To know me is to know I love living with less… but I don’t love blank, cold minimalism. A space that’s just empty is not an empowered space. There’s a difference between a clutter-free, spacious environment and an empty space devoid of feeling.
My own home is very white, but sprinkled with big pops of color and very exciting bookshelves and aromatherapy and music and crystals and more.
That was a big lesson for me: minimalism, even the starkest of spaces, does not mean that there’s an absence of sensory richness. In fact, in spaces where you are living with much less, layers of fragrance, texture and even music will create a massively empowering environment!
Buck the Trend with Feng Shui RX, by Gabriele Van Zon, Feng Shui Universal
Suddenly the trend is white: white walls, white furniture, white rugs – all is white like a winter landscape frozen in time. In feng shui, we recognize the symptom, but we look for the cause, and thus we find that there is always a reason for a trend. An all-white environment speaks of minimalism, supporting the notion of “less is more.” Have we finally reached saturation point where excess is tipping the scale? Books are everywhere to help you de-clutter, clear your stuff and tidy up. And yet, black Friday is just the beginning of our shopping frenzy for the holidays. Do we really need more gadgets? Has last year’s tablet become this year’s dinosaur?
Perhaps an empty, white environment is the antidote, a refuge from the bells and whistles of the mega mall. A white room is like a blank page, a tabula rasa, a new beginning with infinite opportunities yet to unfold. White is antiseptic, pristine and pure. In our world of germ phobias and sanitizers, white feels safe and antibacterial. The white lab coat still holds the promise of a cure and medical expertise; and a white flag has always been the sign of peace.
Although not part of the color wheel, white in pure contrast to black is indispensable for interior design. White is an achromatic color that reflects all visible light of the spectrum. A white interior, therefore, is the most tolerant of all decorating options. However, this neutral palette of an all-white environment would seem to be condemned by feng shui enthusiasts. According to basic feng shui principles, human beings feel best and most content when all senses and all elements are engaged.
Is it possible, we ask, to have good feng shui in an all-white environment? The answer is “yes,” and for all you trend setters and “all-white” advocates, we provide helpful tips to feng shui and support a monochromatic color scheme.
- Since the visual stimulus is lacking, the other senses should be more fully engaged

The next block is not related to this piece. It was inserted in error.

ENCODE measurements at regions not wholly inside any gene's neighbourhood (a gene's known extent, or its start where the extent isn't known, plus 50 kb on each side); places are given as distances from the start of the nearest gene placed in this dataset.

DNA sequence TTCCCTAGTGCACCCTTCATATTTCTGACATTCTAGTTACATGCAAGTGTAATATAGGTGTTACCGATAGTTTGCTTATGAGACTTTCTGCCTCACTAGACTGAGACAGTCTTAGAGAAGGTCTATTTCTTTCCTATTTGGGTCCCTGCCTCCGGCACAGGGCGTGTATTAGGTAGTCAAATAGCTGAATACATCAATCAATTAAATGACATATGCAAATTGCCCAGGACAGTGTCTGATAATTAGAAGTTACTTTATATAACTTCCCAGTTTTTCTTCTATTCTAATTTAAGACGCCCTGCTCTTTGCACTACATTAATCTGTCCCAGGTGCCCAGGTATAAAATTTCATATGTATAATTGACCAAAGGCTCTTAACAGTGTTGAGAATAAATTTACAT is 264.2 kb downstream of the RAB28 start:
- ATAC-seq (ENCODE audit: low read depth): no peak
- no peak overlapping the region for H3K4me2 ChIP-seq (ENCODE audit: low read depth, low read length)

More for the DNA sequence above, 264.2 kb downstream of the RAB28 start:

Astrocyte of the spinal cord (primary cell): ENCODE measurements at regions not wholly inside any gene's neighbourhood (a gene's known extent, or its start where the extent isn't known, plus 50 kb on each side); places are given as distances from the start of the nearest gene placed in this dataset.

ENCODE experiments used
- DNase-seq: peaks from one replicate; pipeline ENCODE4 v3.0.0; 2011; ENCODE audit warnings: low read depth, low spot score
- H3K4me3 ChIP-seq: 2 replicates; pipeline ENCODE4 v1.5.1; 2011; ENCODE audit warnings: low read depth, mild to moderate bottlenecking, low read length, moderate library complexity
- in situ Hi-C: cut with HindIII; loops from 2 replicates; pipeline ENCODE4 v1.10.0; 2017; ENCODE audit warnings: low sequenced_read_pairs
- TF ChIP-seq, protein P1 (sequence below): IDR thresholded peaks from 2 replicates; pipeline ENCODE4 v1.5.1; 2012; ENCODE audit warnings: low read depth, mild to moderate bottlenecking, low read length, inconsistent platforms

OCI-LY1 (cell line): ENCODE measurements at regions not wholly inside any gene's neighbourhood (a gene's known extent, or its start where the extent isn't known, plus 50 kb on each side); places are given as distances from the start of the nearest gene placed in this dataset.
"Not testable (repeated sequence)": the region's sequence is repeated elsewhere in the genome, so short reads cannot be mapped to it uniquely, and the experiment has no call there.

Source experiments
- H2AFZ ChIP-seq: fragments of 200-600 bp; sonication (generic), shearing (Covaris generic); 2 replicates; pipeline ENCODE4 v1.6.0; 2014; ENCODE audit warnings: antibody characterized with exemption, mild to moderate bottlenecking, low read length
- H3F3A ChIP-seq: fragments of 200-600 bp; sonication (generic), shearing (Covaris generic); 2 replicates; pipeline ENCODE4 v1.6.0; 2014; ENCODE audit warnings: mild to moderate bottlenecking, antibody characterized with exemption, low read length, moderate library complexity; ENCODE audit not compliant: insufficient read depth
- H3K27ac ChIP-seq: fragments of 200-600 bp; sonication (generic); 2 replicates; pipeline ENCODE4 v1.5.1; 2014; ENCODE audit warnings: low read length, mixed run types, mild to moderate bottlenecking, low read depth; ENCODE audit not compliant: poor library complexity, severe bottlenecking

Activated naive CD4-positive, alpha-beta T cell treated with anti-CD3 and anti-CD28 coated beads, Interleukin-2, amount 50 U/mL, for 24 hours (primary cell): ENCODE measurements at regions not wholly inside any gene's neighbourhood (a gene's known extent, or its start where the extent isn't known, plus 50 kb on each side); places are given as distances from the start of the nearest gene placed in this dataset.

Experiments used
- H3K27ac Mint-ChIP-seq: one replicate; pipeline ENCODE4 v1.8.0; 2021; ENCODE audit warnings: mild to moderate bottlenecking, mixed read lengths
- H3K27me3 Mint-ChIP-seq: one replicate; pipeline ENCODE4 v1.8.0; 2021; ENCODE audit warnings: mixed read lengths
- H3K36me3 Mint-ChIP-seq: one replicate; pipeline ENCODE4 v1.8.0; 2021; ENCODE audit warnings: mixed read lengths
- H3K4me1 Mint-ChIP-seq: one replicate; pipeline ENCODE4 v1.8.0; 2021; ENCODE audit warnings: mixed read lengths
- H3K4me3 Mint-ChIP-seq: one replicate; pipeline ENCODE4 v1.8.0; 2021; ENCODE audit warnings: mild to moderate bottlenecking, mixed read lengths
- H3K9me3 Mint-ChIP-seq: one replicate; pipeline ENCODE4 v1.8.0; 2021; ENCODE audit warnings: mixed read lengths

- You could create depth and diversity with aroma pools
- A eucalyptus mist for your bathing ritual
- Calming lavender to lull you to sleep
- Welcoming cinnamon as you enter your foyer or secondary entry
- Invigorating citrus for gathering spaces
- Herbal bouquets in your kitchen and pantry
- Program your surround sound for specific activities and up the volume for happy tunes
- Layer sound pools with distant wind chimes
- Listen to meditative music before bedtime
- Carefully distinguish and consider your haptic experience with sleek surfaces for kitchen and bathrooms, soft and plush textures in bedrooms, silky or tweedy fabrics in gathering spaces.
- Textures will support the elements when visual balance is absent.
- In an all-white environment, textured stripes and leggy furniture add wood element features.
- Sheers with wavy designs are water
- Roundness supports the metal element as e.g. Palladian windows.
- Since an all-white environment is predominantly metal and reduces the earth element, square shapes and rock crystals are desirable for auspicious feng shui adjustments.
Fire up your Whites
- Fire has many options when you create multi-level light sources
- A low up-light behind a plant adds silhouette lighting with shadow effects on white walls
- Indirect lighting from invisible light sources is deeply restful; use low wattage rope lights on high
- ledges or top of cabinets
- Pools of light separate task lighting from general lighting, i.e. ceiling lights versus desk lamps
- Hidden light sources are intriguing and mysterious
- Reflected light multiplies the source
- Accent lighting highlights focal points
As an end note, let’s not forget our fish eye. Yin & Yang, the grand ultimate symbol for balance, is a steady reminder that the seed of one is always contained in the other. The black dot in a white field should be replicated in all-white color schemes with at least one point of interest.
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